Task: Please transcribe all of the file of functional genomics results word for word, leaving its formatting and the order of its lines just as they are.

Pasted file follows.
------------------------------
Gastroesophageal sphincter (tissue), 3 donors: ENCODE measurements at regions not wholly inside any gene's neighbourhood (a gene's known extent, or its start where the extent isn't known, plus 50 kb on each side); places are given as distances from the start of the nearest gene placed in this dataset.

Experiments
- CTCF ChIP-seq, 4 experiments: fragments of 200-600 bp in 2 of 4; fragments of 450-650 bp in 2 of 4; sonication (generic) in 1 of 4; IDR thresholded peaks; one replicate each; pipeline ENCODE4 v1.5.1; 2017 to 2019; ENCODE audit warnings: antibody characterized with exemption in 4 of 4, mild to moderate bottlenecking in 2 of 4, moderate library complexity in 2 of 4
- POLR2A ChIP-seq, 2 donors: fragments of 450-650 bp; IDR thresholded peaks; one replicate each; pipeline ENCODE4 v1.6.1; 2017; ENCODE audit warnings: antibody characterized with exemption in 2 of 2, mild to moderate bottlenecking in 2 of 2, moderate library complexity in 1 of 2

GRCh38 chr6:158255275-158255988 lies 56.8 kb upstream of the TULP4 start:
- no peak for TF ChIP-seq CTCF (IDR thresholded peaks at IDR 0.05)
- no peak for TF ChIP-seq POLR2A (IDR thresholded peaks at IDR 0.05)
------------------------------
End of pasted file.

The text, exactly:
Gastroesophageal sphincter (tissue), 3 donors: ENCODE measurements at regions not wholly inside any gene's neighbourhood (a gene's known extent, or its start where the extent isn't known, plus 50 kb on each side); places are given as distances from the start of the nearest gene placed in this dataset.

Experiments
- CTCF ChIP-seq, 4 experiments: fragments of 200-600 bp in 2 of 4; fragments of 450-650 bp in 2 of 4; sonication (generic) in 1 of 4; IDR thresholded peaks; one replicate each; pipeline ENCODE4 v1.5.1; 2017 to 2019; ENCODE audit warnings: antibody characterized with exemption in 4 of 4, mild to moderate bottlenecking in 2 of 4, moderate library complexity in 2 of 4
- POLR2A ChIP-seq, 2 donors: fragments of 450-650 bp; IDR thresholded peaks; one replicate each; pipeline ENCODE4 v1.6.1; 2017; ENCODE audit warnings: antibody characterized with exemption in 2 of 2, mild to moderate bottlenecking in 2 of 2, moderate library complexity in 1 of 2

GRCh38 chr6:158255275-158255988 lies 56.8 kb upstream of the TULP4 start:
- no peak for TF ChIP-seq CTCF (IDR thresholded peaks at IDR 0.05)
- no peak for TF ChIP-seq POLR2A (IDR thresholded peaks at IDR 0.05)